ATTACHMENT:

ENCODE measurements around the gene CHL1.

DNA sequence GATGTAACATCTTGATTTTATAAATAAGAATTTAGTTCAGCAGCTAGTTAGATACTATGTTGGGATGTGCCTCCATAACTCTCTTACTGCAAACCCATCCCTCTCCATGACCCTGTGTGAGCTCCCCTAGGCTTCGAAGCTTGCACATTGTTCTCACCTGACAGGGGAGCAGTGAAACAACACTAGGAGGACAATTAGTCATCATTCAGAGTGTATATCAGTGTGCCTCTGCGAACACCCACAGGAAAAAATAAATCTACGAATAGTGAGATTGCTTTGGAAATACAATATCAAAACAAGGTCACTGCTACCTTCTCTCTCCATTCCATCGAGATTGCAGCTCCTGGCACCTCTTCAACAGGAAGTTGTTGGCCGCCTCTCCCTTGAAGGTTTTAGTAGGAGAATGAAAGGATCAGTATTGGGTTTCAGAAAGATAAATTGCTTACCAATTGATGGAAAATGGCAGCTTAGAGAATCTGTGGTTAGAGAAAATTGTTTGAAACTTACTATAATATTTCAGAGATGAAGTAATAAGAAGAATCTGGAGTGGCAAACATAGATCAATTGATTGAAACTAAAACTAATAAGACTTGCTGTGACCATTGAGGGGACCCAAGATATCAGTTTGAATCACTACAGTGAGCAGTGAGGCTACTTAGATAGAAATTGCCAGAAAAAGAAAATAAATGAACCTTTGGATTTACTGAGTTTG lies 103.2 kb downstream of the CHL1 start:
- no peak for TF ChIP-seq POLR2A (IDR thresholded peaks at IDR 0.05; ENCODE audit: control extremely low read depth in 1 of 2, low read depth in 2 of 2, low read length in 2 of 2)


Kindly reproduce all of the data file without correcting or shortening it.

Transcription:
ENCODE measurements around the gene CHL1.

DNA sequence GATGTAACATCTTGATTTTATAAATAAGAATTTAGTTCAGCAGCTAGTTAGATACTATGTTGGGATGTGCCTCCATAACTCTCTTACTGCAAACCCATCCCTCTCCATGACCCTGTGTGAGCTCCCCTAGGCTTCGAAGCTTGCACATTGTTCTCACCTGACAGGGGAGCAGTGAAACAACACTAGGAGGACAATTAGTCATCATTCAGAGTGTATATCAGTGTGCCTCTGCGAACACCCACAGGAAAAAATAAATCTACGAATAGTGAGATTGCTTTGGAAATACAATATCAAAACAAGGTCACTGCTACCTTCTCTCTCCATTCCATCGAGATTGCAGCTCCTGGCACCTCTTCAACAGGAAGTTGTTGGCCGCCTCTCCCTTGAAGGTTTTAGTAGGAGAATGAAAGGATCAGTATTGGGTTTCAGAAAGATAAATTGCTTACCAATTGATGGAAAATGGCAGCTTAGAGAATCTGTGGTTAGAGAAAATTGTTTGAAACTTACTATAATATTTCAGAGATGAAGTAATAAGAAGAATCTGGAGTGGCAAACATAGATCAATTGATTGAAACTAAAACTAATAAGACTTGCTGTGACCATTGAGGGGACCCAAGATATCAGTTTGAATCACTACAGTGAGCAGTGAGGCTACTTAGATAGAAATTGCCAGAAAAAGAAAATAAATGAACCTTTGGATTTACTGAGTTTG lies 103.2 kb downstream of the CHL1 start:
- no peak for TF ChIP-seq POLR2A (IDR thresholded peaks at IDR 0.05; ENCODE audit: control extremely low read depth in 1 of 2, low read depth in 2 of 2, low read length in 2 of 2)